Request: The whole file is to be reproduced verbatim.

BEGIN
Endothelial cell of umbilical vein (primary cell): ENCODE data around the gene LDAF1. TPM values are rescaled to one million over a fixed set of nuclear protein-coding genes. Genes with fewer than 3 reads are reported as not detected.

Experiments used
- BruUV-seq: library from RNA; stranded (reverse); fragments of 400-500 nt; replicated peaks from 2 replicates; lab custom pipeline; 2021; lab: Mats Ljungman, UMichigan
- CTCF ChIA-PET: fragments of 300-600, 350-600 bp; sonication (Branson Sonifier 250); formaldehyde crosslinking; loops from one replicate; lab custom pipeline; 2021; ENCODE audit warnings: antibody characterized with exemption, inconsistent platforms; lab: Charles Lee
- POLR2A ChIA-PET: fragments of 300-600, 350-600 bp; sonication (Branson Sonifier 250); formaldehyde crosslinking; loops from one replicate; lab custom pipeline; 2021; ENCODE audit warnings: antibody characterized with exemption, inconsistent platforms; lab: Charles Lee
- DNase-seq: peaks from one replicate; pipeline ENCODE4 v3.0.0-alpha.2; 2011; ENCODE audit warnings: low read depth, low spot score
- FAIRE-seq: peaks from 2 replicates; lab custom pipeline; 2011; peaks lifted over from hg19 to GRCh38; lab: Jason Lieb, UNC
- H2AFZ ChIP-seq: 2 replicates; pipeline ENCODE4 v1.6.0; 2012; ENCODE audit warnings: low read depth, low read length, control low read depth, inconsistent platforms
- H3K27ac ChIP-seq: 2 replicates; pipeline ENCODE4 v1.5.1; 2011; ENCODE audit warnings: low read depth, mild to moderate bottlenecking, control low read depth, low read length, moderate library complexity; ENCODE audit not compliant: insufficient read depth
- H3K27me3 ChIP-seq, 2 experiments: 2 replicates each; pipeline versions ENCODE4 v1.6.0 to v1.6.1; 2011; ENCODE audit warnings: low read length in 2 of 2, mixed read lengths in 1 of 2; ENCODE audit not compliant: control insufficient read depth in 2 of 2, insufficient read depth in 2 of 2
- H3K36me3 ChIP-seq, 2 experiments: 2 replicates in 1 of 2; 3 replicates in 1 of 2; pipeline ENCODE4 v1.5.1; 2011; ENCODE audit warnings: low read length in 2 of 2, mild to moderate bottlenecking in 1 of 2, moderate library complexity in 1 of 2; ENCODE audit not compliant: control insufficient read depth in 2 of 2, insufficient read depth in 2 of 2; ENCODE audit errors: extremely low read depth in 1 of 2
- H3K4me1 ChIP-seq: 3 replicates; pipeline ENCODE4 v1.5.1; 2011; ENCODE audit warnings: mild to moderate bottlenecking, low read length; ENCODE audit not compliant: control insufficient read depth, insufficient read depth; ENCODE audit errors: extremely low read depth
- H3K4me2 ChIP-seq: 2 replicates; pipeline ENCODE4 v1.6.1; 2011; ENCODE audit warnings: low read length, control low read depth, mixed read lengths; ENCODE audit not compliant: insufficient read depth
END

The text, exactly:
Endothelial cell of umbilical vein (primary cell): ENCODE data around the gene LDAF1. TPM values are rescaled to one million over a fixed set of nuclear protein-coding genes. Genes with fewer than 3 reads are reported as not detected.

Experiments used
- BruUV-seq: library from RNA; stranded (reverse); fragments of 400-500 nt; replicated peaks from 2 replicates; lab custom pipeline; 2021; lab: Mats Ljungman, UMichigan
- CTCF ChIA-PET: fragments of 300-600, 350-600 bp; sonication (Branson Sonifier 250); formaldehyde crosslinking; loops from one replicate; lab custom pipeline; 2021; ENCODE audit warnings: antibody characterized with exemption, inconsistent platforms; lab: Charles Lee
- POLR2A ChIA-PET: fragments of 300-600, 350-600 bp; sonication (Branson Sonifier 250); formaldehyde crosslinking; loops from one replicate; lab custom pipeline; 2021; ENCODE audit warnings: antibody characterized with exemption, inconsistent platforms; lab: Charles Lee
- DNase-seq: peaks from one replicate; pipeline ENCODE4 v3.0.0-alpha.2; 2011; ENCODE audit warnings: low read depth, low spot score
- FAIRE-seq: peaks from 2 replicates; lab custom pipeline; 2011; peaks lifted over from hg19 to GRCh38; lab: Jason Lieb, UNC
- H2AFZ ChIP-seq: 2 replicates; pipeline ENCODE4 v1.6.0; 2012; ENCODE audit warnings: low read depth, low read length, control low read depth, inconsistent platforms
- H3K27ac ChIP-seq: 2 replicates; pipeline ENCODE4 v1.5.1; 2011; ENCODE audit warnings: low read depth, mild to moderate bottlenecking, control low read depth, low read length, moderate library complexity; ENCODE audit not compliant: insufficient read depth
- H3K27me3 ChIP-seq, 2 experiments: 2 replicates each; pipeline versions ENCODE4 v1.6.0 to v1.6.1; 2011; ENCODE audit warnings: low read length in 2 of 2, mixed read lengths in 1 of 2; ENCODE audit not compliant: control insufficient read depth in 2 of 2, insufficient read depth in 2 of 2
- H3K36me3 ChIP-seq, 2 experiments: 2 replicates in 1 of 2; 3 replicates in 1 of 2; pipeline ENCODE4 v1.5.1; 2011; ENCODE audit warnings: low read length in 2 of 2, mild to moderate bottlenecking in 1 of 2, moderate library complexity in 1 of 2; ENCODE audit not compliant: control insufficient read depth in 2 of 2, insufficient read depth in 2 of 2; ENCODE audit errors: extremely low read depth in 1 of 2
- H3K4me1 ChIP-seq: 3 replicates; pipeline ENCODE4 v1.5.1; 2011; ENCODE audit warnings: mild to moderate bottlenecking, low read length; ENCODE audit not compliant: control insufficient read depth, insufficient read depth; ENCODE audit errors: extremely low read depth
- H3K4me2 ChIP-seq: 2 replicates; pipeline ENCODE4 v1.6.1; 2011; ENCODE audit warnings: low read length, control low read depth, mixed read lengths; ENCODE audit not compliant: insufficient read depth